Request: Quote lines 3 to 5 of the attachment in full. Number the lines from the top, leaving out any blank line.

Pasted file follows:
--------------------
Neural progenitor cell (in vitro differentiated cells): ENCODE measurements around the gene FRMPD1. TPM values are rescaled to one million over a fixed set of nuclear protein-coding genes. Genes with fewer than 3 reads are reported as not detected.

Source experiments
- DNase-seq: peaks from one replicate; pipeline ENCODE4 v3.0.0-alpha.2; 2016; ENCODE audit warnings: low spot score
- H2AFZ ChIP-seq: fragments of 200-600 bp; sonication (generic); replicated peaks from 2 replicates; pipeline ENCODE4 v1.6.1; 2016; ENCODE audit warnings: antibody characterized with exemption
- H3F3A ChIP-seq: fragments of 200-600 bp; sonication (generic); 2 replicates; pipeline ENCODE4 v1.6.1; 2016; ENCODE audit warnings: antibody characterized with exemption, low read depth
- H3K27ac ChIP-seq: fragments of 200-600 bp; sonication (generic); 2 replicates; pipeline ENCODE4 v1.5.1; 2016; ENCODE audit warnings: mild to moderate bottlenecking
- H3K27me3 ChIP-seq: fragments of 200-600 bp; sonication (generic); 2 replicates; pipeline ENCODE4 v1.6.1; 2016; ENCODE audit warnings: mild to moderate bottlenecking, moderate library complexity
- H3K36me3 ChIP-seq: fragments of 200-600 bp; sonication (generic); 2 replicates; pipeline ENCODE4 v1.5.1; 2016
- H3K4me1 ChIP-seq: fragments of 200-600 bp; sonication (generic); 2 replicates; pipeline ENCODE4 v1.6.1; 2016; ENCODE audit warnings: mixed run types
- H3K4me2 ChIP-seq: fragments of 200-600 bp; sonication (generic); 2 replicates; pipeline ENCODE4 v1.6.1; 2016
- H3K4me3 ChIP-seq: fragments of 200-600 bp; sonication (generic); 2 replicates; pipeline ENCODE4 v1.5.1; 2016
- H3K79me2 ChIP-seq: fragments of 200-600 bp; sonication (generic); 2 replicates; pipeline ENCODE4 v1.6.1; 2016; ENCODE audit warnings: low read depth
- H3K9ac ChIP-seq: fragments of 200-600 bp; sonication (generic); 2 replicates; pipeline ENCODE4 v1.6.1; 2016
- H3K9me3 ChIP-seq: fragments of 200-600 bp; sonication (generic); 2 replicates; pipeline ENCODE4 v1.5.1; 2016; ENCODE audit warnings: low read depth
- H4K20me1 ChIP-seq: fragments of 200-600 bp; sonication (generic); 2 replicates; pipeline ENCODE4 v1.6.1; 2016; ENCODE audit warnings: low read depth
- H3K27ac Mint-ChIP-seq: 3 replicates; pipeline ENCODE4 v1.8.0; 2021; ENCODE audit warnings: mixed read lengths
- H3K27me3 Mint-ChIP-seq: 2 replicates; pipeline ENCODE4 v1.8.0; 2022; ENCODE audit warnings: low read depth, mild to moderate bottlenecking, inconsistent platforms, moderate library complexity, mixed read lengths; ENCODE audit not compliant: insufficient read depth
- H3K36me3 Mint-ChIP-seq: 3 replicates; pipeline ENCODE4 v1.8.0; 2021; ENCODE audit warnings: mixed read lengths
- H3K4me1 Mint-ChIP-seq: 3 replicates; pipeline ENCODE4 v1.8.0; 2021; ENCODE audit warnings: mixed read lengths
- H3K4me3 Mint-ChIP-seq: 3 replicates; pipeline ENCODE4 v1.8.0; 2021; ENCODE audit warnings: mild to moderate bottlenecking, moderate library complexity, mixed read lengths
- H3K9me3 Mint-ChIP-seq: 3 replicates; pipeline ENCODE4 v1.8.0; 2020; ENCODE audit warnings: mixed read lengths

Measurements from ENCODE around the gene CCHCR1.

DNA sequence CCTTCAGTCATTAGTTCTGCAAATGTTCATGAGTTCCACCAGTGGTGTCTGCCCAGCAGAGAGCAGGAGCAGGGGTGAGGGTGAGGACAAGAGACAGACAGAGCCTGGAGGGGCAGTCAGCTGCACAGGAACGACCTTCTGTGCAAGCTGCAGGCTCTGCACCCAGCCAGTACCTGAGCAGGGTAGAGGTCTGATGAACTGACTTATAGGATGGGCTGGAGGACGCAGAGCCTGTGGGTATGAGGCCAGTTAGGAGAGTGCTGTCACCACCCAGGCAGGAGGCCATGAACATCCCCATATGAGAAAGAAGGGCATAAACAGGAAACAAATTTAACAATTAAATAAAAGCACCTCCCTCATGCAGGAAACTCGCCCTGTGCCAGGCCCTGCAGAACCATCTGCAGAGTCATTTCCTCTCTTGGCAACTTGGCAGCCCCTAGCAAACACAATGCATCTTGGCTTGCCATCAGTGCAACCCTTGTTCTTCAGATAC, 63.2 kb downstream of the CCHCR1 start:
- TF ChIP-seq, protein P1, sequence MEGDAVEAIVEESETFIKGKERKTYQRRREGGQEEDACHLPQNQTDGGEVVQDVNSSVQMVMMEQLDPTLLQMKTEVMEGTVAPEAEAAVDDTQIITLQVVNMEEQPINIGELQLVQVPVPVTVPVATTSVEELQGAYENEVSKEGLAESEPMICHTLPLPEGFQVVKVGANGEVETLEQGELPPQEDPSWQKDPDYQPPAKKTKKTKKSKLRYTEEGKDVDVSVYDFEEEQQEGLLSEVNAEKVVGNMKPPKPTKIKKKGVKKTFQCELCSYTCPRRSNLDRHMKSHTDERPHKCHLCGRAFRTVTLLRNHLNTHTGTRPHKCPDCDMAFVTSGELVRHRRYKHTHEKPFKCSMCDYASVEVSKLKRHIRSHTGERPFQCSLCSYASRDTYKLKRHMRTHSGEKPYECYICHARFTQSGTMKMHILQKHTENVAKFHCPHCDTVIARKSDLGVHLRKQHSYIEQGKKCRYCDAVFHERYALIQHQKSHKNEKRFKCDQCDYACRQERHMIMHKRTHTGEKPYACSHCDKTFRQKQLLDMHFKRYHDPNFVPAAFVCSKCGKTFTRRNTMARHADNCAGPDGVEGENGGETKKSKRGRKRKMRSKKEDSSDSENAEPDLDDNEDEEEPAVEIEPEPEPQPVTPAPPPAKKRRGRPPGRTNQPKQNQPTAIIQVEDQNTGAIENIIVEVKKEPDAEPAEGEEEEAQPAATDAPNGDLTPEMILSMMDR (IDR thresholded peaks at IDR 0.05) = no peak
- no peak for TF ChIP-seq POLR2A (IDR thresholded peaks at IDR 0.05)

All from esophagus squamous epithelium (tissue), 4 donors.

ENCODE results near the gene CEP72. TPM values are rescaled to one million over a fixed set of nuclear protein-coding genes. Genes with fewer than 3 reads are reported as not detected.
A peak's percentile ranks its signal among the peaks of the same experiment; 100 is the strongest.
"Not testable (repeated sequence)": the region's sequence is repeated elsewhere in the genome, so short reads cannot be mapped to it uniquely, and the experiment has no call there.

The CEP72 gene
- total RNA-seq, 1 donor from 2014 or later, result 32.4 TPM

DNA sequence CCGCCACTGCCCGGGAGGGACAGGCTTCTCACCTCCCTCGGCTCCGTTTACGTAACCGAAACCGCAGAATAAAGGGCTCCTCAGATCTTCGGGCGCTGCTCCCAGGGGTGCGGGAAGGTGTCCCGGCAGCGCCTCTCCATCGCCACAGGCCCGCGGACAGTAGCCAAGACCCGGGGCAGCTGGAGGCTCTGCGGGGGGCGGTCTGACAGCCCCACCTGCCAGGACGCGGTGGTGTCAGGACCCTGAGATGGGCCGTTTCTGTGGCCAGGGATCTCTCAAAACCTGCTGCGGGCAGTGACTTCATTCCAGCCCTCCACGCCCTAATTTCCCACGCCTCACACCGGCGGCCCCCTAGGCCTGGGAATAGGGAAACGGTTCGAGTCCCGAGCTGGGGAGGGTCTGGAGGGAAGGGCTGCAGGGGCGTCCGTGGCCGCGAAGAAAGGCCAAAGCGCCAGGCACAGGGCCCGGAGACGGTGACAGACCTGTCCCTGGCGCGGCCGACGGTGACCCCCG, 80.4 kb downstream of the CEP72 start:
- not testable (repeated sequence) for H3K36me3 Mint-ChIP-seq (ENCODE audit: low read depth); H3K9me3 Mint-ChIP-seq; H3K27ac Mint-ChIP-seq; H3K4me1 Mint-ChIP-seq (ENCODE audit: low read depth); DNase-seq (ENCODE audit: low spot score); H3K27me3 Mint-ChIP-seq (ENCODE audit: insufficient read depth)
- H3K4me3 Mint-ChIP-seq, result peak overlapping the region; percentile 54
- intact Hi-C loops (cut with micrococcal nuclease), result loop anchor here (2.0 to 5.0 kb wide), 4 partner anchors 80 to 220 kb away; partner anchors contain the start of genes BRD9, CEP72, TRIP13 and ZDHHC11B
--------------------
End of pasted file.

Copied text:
- DNase-seq: peaks from one replicate; pipeline ENCODE4 v3.0.0-alpha.2; 2016; ENCODE audit warnings: low spot score
- H2AFZ ChIP-seq: fragments of 200-600 bp; sonication (generic); replicated peaks from 2 replicates; pipeline ENCODE4 v1.6.1; 2016; ENCODE audit warnings: antibody characterized with exemption
- H3F3A ChIP-seq: fragments of 200-600 bp; sonication (generic); 2 replicates; pipeline ENCODE4 v1.6.1; 2016; ENCODE audit warnings: antibody characterized with exemption, low read depth